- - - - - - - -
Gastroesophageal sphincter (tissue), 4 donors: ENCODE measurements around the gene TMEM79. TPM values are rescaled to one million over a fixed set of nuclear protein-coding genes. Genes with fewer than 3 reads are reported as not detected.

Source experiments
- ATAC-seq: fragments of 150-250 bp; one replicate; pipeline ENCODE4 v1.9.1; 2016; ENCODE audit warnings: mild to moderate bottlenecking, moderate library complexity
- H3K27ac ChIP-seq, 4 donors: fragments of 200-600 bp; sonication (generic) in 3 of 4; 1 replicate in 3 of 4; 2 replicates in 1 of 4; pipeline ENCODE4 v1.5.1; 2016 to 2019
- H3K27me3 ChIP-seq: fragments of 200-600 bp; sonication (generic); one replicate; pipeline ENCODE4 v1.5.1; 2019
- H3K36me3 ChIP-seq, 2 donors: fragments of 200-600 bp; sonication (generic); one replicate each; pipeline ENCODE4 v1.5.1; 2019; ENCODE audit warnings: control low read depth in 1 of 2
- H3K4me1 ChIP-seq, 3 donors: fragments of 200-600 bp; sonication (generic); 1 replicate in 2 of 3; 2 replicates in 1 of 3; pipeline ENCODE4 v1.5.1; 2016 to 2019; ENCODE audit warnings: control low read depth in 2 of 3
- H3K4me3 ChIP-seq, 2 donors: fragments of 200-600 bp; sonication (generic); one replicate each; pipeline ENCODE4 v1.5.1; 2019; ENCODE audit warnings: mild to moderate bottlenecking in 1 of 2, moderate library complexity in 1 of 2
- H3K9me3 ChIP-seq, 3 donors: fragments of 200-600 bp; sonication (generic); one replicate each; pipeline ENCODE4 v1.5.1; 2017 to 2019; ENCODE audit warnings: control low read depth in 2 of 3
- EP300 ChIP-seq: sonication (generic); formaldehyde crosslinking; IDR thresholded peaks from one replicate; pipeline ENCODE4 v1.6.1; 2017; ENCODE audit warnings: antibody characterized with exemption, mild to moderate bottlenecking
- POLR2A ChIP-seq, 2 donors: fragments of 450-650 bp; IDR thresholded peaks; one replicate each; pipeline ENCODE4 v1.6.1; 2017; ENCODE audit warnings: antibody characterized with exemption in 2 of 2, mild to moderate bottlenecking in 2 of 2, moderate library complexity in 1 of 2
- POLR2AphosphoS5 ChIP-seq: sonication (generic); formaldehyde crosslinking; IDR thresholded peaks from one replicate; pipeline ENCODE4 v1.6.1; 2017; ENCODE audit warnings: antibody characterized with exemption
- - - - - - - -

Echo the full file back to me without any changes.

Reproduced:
Gastroesophageal sphincter (tissue), 4 donors: ENCODE measurements around the gene TMEM79. TPM values are rescaled to one million over a fixed set of nuclear protein-coding genes. Genes with fewer than 3 reads are reported as not detected.

Source experiments
- ATAC-seq: fragments of 150-250 bp; one replicate; pipeline ENCODE4 v1.9.1; 2016; ENCODE audit warnings: mild to moderate bottlenecking, moderate library complexity
- H3K27ac ChIP-seq, 4 donors: fragments of 200-600 bp; sonication (generic) in 3 of 4; 1 replicate in 3 of 4; 2 replicates in 1 of 4; pipeline ENCODE4 v1.5.1; 2016 to 2019
- H3K27me3 ChIP-seq: fragments of 200-600 bp; sonication (generic); one replicate; pipeline ENCODE4 v1.5.1; 2019
- H3K36me3 ChIP-seq, 2 donors: fragments of 200-600 bp; sonication (generic); one replicate each; pipeline ENCODE4 v1.5.1; 2019; ENCODE audit warnings: control low read depth in 1 of 2
- H3K4me1 ChIP-seq, 3 donors: fragments of 200-600 bp; sonication (generic); 1 replicate in 2 of 3; 2 replicates in 1 of 3; pipeline ENCODE4 v1.5.1; 2016 to 2019; ENCODE audit warnings: control low read depth in 2 of 3
- H3K4me3 ChIP-seq, 2 donors: fragments of 200-600 bp; sonication (generic); one replicate each; pipeline ENCODE4 v1.5.1; 2019; ENCODE audit warnings: mild to moderate bottlenecking in 1 of 2, moderate library complexity in 1 of 2
- H3K9me3 ChIP-seq, 3 donors: fragments of 200-600 bp; sonication (generic); one replicate each; pipeline ENCODE4 v1.5.1; 2017 to 2019; ENCODE audit warnings: control low read depth in 2 of 3
- EP300 ChIP-seq: sonication (generic); formaldehyde crosslinking; IDR thresholded peaks from one replicate; pipeline ENCODE4 v1.6.1; 2017; ENCODE audit warnings: antibody characterized with exemption, mild to moderate bottlenecking
- POLR2A ChIP-seq, 2 donors: fragments of 450-650 bp; IDR thresholded peaks; one replicate each; pipeline ENCODE4 v1.6.1; 2017; ENCODE audit warnings: antibody characterized with exemption in 2 of 2, mild to moderate bottlenecking in 2 of 2, moderate library complexity in 1 of 2
- POLR2AphosphoS5 ChIP-seq: sonication (generic); formaldehyde crosslinking; IDR thresholded peaks from one replicate; pipeline ENCODE4 v1.6.1; 2017; ENCODE audit warnings: antibody characterized with exemption